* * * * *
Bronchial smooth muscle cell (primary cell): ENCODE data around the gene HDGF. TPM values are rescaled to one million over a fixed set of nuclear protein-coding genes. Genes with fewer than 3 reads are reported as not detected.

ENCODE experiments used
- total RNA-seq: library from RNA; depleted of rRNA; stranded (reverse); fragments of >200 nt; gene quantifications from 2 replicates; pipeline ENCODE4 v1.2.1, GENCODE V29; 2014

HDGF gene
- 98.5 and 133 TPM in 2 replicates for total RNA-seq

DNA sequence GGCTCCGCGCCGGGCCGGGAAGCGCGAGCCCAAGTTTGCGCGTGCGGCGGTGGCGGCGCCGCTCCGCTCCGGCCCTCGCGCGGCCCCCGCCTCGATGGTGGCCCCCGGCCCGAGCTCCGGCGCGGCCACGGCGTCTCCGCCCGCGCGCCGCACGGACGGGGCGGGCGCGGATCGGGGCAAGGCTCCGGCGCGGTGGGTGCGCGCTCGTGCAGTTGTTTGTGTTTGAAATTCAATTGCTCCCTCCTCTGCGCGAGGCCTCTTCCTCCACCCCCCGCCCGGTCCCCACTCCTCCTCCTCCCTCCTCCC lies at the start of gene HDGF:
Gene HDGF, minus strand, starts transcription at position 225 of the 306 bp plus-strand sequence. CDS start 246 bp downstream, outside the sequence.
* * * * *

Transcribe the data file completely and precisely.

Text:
Bronchial smooth muscle cell (primary cell): ENCODE data around the gene HDGF. TPM values are rescaled to one million over a fixed set of nuclear protein-coding genes. Genes with fewer than 3 reads are reported as not detected.

ENCODE experiments used
- total RNA-seq: library from RNA; depleted of rRNA; stranded (reverse); fragments of >200 nt; gene quantifications from 2 replicates; pipeline ENCODE4 v1.2.1, GENCODE V29; 2014

HDGF gene
- 98.5 and 133 TPM in 2 replicates for total RNA-seq

DNA sequence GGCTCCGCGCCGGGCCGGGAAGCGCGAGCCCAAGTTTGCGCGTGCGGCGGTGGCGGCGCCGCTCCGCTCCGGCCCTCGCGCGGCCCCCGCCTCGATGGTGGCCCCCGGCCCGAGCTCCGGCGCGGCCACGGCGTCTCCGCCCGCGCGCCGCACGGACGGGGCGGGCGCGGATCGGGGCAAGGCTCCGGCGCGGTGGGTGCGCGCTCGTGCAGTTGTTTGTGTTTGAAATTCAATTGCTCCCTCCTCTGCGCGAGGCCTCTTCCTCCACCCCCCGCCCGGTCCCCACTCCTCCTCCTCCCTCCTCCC lies at the start of gene HDGF:
Gene HDGF, minus strand, starts transcription at position 225 of the 306 bp plus-strand sequence. CDS start 246 bp downstream, outside the sequence.